I still vividly remember the books I had when I was a very young child—the smell of them, the sound of the turning pages. I remember the feeling of wonder and excitement I got when books were being read to me, and can still clearly see the illustrations all these years later. Those stories allowed me to escape from my small-town farming community and gave me a bit of a glimpse of the big world out there. Picture book illustrations made a huge positive impression on me, and now as an illustrator I love that I can give that same kind of joy to a child.
Tell us a little about your process.
I do a ton of research and look at lots of photos (I become a bit obsessed), and absorb it all. Then I put it all away so that my art can be original and stylized, and not a copy of what I’ve seen. For portraits, I’ll look at many photos of the real person and draw a composite so that I get a new and unique image and not a copy of an existing image. For character development, I find it’s helpful for me to identify a real person that I can use as inspiration for the character. Then I start to draw, doodle, sketch, and play until I develop my own characters that feel right. I work in colored pencil, pen and gouache, as well as in Photoshop and recently, in Procreate on the iPad.
Why do you love illustrating historical moments and people of historical note?
I grew up in an historical small town where very little changed from generation to generation. I could reach out and touch the past every day—the old well pump in the yard, the cannonball in the barn wall, the prerevolutionary war stone shops in my village. I found Civil War buttons and arrow heads in my backyard and I wondered what life had been like for the people that last held them. When I was a child, a fun family outing was going to a historical site, or listening to an elder share some folklore. I developed a huge appreciation for history and it still fascinates me today. I suppose if I wasn’t an artist of some kind, I’d be involved in history in some way—three of my family members are archaeologists. My goal is to bring history to life for children so they can “see” history and appreciate all that can be learned from it.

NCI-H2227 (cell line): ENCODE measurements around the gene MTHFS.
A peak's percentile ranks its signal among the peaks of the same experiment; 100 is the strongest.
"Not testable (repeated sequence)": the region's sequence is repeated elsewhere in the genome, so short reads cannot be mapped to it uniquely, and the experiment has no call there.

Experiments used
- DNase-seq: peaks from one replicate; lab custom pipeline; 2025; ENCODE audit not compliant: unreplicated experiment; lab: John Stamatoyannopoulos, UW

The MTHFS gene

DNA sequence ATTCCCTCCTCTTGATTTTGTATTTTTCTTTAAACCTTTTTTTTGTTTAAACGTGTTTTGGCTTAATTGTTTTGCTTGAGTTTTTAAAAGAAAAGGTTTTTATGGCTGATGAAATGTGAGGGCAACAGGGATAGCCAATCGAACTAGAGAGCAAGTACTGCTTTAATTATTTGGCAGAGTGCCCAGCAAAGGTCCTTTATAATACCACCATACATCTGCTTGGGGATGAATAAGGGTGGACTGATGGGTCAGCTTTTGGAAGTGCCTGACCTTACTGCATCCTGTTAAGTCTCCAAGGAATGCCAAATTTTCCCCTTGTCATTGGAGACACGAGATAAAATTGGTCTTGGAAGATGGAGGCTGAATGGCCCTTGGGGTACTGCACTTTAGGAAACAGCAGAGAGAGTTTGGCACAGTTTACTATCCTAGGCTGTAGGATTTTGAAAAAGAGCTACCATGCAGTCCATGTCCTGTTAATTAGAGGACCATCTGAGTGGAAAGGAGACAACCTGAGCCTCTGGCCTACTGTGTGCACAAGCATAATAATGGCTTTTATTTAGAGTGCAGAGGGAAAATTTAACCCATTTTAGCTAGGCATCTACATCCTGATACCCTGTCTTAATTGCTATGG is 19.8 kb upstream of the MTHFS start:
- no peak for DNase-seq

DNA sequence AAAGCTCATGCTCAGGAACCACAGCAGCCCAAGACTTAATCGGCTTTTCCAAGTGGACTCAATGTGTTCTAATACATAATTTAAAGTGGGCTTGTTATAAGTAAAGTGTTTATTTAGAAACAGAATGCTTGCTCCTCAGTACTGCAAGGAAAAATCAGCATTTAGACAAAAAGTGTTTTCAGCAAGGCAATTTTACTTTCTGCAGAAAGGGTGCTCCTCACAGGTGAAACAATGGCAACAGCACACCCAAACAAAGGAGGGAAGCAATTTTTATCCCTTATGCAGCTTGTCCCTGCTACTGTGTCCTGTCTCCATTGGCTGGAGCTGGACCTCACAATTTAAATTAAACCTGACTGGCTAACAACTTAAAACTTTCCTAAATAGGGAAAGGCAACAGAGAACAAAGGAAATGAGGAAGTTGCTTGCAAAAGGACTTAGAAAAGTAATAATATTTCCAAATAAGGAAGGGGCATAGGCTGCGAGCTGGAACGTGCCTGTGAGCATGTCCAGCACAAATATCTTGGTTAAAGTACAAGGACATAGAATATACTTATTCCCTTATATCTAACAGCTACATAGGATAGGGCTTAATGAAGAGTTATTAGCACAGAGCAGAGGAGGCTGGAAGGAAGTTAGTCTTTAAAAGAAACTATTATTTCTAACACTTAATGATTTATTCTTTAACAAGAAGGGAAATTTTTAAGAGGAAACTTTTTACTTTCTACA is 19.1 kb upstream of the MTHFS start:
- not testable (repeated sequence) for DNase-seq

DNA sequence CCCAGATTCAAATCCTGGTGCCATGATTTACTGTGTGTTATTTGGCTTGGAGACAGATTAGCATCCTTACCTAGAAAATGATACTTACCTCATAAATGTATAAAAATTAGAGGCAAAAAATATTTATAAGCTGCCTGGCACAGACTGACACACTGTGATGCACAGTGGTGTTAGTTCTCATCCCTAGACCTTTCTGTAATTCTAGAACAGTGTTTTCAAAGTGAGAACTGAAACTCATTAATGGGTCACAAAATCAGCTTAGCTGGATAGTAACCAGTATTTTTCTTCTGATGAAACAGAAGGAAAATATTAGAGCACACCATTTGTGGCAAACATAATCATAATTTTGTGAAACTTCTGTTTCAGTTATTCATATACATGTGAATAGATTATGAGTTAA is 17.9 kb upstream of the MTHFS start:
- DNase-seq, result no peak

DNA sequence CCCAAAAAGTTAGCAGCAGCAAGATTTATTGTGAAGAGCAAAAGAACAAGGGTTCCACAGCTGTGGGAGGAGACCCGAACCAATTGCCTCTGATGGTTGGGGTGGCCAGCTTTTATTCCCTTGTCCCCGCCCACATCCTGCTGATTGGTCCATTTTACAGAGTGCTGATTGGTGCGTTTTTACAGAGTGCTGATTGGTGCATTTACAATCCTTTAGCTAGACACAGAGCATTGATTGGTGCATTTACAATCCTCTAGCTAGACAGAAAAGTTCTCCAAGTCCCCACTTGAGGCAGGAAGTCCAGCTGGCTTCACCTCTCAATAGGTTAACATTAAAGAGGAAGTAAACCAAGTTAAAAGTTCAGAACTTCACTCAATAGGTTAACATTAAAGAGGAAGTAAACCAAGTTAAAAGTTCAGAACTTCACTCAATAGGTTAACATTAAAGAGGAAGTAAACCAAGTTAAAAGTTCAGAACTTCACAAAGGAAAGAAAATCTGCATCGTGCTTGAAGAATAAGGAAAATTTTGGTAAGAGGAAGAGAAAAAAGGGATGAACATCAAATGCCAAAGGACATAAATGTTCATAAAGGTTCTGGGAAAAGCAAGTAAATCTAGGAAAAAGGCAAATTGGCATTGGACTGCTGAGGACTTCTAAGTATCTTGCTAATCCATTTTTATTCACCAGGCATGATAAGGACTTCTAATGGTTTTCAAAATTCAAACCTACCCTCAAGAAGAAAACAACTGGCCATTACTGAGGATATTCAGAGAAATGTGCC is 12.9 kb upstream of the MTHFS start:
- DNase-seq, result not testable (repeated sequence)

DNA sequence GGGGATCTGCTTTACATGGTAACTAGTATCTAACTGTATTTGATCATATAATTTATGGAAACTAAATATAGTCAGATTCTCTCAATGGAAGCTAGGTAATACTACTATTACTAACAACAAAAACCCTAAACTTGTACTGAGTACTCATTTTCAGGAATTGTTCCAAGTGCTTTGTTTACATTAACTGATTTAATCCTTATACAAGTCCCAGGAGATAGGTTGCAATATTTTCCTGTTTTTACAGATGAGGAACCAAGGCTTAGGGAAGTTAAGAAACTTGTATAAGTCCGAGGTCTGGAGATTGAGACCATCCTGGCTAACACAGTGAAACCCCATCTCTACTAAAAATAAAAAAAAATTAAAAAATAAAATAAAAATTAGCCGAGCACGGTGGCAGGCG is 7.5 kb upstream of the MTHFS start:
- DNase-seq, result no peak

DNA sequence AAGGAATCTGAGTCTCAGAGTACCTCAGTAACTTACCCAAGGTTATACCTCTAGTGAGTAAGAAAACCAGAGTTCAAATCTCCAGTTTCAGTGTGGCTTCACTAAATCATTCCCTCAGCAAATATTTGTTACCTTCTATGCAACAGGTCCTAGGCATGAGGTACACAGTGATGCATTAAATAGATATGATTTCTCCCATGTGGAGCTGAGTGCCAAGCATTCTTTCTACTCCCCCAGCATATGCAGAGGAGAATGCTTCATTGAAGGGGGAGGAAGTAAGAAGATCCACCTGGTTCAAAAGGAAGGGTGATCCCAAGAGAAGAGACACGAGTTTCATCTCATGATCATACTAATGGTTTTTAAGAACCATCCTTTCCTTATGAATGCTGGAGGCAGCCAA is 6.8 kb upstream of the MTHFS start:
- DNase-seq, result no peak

I love to find out how people lived their days—what they wore, ate, listened too, and read. This research informs my art and helps me connect to the subject matter, be excited about it, and find the right vibe for the time period. For instance, when researching for the illustrations I did for the Honest History magazine issue about Tesla and Edison, I looked at many of their personal items, and read about their habits and their communication with each other. I saw that Tesla was a very dapper fellow and owned many gloves to match his custom-made suits, and I noticed a pair of chartreuse gloves in a museum collection about him. To me this color signified his “outside the box” creative thinking, and symbolized how unique he was. So, I used this color for his suit in the whole issue. The color made him stand out on the page, apart from all of the brown and gray dressed folks that were typical of the time period.
What are you working on now and why are you enjoying it?
Right now, I’m writing and illustrating a graphic-novel style book, tentatively called The Night People of Owl Island. This is a mystery book for young readers about a family on vacation and it will contain lots of fun details like a map, some facts about owls, some folk lore, and some “mysterious” people. I’m still in the very beginning stages and am working out the story and starting some character development. I really love organizing and planning a large effort like this one. It will involve the perfect mix of history and nature, and I wake up every day excited to work on it.